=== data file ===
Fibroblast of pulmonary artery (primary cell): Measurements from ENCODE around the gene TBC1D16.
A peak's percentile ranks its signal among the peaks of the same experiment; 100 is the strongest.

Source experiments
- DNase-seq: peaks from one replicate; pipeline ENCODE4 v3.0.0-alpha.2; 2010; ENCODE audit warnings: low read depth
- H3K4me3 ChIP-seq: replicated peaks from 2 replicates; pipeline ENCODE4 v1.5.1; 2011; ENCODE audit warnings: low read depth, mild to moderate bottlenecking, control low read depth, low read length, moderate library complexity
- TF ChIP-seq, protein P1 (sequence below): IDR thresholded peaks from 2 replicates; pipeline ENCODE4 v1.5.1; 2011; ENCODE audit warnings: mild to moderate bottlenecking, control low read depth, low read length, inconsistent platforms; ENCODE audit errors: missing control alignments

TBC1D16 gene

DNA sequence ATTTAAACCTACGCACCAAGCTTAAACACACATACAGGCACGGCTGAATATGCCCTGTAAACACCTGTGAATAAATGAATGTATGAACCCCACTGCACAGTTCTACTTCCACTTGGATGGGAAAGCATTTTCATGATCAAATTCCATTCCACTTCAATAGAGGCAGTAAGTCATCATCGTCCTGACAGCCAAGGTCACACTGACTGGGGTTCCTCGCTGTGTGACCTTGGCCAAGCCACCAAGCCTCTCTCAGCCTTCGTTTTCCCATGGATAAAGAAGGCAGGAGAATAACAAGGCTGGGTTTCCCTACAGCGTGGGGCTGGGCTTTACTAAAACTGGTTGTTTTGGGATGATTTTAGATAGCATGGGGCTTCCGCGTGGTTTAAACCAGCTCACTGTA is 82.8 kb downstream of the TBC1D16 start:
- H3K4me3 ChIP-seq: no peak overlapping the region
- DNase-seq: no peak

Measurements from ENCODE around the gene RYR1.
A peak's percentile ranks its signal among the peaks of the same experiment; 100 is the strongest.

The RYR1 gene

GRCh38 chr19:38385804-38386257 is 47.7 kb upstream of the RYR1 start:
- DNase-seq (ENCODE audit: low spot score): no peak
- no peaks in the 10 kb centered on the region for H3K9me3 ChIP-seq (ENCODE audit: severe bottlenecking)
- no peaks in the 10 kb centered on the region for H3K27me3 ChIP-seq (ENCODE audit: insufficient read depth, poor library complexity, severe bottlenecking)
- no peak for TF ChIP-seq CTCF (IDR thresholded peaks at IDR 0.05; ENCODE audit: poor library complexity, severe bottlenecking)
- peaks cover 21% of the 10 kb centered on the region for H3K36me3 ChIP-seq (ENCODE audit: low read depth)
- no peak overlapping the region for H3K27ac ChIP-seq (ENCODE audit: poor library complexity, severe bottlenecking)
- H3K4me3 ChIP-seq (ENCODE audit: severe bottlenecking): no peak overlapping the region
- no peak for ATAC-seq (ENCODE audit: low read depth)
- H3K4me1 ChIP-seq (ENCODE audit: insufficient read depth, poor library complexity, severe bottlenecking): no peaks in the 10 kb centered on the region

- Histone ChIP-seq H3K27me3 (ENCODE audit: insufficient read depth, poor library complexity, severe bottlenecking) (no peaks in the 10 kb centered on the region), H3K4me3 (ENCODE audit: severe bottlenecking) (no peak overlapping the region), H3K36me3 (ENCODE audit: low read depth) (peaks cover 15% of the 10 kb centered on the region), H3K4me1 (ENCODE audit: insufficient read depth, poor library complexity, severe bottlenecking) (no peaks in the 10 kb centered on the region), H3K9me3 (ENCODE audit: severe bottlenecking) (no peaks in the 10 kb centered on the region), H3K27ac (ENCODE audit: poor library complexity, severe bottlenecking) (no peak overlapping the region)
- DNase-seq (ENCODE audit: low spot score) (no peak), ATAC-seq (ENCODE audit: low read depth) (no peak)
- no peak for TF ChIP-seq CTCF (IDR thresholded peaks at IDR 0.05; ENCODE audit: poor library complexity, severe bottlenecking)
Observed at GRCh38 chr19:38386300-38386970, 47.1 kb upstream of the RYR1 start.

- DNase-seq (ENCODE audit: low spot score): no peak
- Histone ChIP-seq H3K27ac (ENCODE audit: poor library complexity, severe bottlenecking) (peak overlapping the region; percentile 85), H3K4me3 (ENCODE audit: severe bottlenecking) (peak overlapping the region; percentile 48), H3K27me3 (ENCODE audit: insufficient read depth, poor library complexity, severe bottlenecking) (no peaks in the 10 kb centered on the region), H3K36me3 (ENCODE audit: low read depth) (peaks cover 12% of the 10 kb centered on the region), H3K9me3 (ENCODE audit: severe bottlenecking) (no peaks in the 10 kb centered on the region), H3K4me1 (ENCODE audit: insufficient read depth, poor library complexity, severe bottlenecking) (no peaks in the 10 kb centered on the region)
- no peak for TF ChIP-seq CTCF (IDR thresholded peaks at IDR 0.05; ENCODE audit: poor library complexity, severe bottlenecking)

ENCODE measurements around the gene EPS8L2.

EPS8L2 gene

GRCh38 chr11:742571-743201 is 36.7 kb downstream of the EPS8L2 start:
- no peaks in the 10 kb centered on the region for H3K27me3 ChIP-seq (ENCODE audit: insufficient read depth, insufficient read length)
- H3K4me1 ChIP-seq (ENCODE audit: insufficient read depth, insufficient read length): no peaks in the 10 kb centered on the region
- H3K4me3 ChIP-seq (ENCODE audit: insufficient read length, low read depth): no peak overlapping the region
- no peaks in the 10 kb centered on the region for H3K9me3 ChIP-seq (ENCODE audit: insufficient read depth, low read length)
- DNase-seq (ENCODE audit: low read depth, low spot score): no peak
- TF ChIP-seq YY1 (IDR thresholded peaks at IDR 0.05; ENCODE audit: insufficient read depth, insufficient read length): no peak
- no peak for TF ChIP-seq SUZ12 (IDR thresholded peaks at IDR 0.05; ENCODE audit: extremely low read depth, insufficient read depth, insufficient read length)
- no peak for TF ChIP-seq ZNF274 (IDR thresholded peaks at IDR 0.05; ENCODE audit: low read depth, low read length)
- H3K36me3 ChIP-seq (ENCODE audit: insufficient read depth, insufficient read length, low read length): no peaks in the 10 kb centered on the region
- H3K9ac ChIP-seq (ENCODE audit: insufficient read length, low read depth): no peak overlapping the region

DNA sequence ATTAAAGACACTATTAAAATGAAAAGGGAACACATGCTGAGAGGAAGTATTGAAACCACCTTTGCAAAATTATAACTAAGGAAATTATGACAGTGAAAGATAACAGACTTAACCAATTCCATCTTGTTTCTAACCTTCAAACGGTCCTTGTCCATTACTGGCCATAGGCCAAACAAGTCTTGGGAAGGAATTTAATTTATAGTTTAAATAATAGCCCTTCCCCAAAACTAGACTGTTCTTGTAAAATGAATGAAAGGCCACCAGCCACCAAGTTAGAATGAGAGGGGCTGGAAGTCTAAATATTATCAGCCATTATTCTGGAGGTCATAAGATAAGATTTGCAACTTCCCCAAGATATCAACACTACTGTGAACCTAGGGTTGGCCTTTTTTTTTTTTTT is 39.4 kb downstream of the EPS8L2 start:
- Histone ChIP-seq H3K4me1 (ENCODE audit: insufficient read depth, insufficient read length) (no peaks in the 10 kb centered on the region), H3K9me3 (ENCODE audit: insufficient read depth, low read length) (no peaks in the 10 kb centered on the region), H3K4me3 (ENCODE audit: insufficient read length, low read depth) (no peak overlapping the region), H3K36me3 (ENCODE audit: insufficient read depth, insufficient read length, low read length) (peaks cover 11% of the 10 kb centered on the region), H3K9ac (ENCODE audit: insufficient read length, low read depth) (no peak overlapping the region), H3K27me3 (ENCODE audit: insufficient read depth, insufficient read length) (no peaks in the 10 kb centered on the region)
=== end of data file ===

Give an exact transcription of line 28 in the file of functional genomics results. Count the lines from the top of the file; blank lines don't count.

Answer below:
- DNase-seq (ENCODE audit: low spot score): no peak